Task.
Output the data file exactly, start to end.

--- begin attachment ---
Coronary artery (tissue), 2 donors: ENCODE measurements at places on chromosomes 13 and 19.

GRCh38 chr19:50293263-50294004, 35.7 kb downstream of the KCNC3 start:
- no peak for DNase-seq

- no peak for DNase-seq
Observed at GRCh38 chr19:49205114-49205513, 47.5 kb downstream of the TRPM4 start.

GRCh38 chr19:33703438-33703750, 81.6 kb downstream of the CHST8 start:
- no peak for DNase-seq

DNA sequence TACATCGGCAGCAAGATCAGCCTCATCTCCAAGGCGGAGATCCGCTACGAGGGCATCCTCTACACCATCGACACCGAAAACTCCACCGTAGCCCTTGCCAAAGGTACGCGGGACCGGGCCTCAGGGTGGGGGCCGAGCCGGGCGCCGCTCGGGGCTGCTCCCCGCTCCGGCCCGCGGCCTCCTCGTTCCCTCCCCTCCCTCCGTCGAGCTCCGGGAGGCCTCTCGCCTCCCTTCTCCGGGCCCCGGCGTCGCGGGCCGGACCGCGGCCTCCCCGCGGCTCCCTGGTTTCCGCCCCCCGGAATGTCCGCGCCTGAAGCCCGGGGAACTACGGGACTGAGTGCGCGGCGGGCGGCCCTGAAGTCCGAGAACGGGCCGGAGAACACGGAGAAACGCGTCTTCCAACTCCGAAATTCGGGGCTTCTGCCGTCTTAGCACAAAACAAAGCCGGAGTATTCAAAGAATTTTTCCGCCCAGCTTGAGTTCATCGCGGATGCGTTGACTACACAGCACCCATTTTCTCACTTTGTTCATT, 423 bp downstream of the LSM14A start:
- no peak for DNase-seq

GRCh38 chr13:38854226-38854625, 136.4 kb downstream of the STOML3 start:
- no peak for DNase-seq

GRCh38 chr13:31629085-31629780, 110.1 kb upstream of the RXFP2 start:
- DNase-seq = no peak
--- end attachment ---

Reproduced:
Coronary artery (tissue), 2 donors: ENCODE measurements at places on chromosomes 13 and 19.

GRCh38 chr19:50293263-50294004, 35.7 kb downstream of the KCNC3 start:
- no peak for DNase-seq

- no peak for DNase-seq
Observed at GRCh38 chr19:49205114-49205513, 47.5 kb downstream of the TRPM4 start.

GRCh38 chr19:33703438-33703750, 81.6 kb downstream of the CHST8 start:
- no peak for DNase-seq

DNA sequence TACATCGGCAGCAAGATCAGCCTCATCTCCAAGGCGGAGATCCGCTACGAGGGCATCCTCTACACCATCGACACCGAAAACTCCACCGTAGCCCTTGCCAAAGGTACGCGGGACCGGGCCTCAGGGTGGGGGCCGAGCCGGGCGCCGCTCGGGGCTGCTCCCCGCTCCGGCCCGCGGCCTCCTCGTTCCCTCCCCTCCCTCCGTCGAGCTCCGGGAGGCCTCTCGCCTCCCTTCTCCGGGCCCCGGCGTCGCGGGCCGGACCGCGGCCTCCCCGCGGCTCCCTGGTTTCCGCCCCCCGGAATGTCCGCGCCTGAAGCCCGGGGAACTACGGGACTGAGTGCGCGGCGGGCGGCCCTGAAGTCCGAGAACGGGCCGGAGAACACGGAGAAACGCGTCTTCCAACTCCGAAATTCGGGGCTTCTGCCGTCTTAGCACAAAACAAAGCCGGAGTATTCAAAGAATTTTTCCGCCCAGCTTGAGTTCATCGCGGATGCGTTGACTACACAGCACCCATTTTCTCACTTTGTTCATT, 423 bp downstream of the LSM14A start:
- no peak for DNase-seq

GRCh38 chr13:38854226-38854625, 136.4 kb downstream of the STOML3 start:
- no peak for DNase-seq

GRCh38 chr13:31629085-31629780, 110.1 kb upstream of the RXFP2 start:
- DNase-seq = no peak